Book of the Month: The Comfort CrisisMay 09, 2022
My brother Andy recently recommended a book to me- written by Michael Easter, called The Comfort Crisis.
I've gotta be honest... Most of the time I avoid books with premises like this one, but the recommendation just happened to hit me at the right time. I had been in the middle of a very stressful life situation for over six months and found myself slowly moving into negative habits of self-treatment to avoid the pain of the situation. You might call it the classic "slow boiling of the frog." My wise and beautiful wife Rachel asked me a great question one morning on our walk. She simply asked me if my behavior/ self-treatment was the most loving response to myself or my family. Her non-judgmental question jarred me. I knew I needed to make some changes.
In our honest and trusting relationship, we have a joke that we often use to challenge one another when we are tempted to have a mid-life crisis. We say in a satirical voice to the other, "don't blow up your life!" I was pretty certain that I wasn't going to blow up my life in a dramatic one-push detonation, my self-treatment of stress over the previous months was not fostering good overall health. My brother's recommendation to read this book was timely.
As I began reading about the author's journey of "re-wilding" his life, the book gripped me right away. I have been intrigued with a new movement of modern outdoors enthusiasts who are reclaiming early conservationist doctrine and reconnecting with the deeper things found in nature. Folks like Steve Rinella from Meat Eater and many others have pointed out that we are the first generation to have the ability to be entirely disconnected from our food sources and the natural world around us if we choose to. They are also modeling life alternatives in a thoughtful way.
The science of what this modern phenomenon of disconnection is doing to our minds and bodies is alarming. Michael Easter does a masterful job of exploring these themes while intertwining his own personal story of transformation into the book. I couldn't stop listening to the book and went on to watch his interview on episode 1649 of Joe Rogan's podcast. I know- I know... Joe Rogan... but it's a good listen.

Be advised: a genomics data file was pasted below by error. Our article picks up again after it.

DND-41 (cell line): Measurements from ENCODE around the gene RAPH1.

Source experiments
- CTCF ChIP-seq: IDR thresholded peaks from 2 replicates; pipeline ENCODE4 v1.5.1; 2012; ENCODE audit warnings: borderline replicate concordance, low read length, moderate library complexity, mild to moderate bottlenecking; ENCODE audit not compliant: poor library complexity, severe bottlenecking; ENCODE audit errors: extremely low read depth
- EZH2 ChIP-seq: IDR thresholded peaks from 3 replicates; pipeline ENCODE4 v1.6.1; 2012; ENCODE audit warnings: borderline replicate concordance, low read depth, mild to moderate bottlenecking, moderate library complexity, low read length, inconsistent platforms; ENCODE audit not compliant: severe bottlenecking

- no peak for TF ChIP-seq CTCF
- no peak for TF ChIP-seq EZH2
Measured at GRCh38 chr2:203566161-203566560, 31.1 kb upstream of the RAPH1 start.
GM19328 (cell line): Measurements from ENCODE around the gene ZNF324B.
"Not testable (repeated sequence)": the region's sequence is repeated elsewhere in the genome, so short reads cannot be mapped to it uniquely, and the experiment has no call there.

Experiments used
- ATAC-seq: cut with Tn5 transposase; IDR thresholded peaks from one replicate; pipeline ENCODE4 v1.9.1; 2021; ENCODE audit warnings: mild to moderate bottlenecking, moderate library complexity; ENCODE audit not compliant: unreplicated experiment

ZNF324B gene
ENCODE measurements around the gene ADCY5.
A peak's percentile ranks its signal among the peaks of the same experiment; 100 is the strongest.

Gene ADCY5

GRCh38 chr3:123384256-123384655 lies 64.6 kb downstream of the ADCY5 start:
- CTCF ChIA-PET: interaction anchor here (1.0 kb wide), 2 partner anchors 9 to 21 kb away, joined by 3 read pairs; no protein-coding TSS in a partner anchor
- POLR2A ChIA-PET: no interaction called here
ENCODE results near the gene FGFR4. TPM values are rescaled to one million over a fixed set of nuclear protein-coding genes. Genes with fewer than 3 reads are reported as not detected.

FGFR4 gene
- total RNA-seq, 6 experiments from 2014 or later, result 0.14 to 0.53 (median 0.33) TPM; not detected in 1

Since reading the book I have begun hunting and fishing avidly again. I also have begun a poor man's version of rucking on my morning walks with my wife. This weird-sounding practice basically entails carrying anywhere from 35 to 55 lbs of weight in an old Coleman hiking backpack that I bought from a local Boy Scout troop liquidation sale. I will probably be writing more on this form of exercise, but it has been quite the journey.
Rachel was originally less than excited to walk our dog with me looking like I took a wrong turn off the Appalachian Trail and ended up hundreds of miles away in our suburban neighborhood, but she has come to accept my attempt to be healthy as somewhat better than the alternative. I was vindicated a few weeks ago when I went to pick up my brother-in-law Wes for a day of fishing with a guide from Mad River Outfitters. Just after jotting off the interstate and entering his suburban paradise, I passed an entire group of official "ruckers" getting their workout in before hitting their workday in Columbus Ohio. Stay tuned for my upcoming blog titled "What the Ruck?"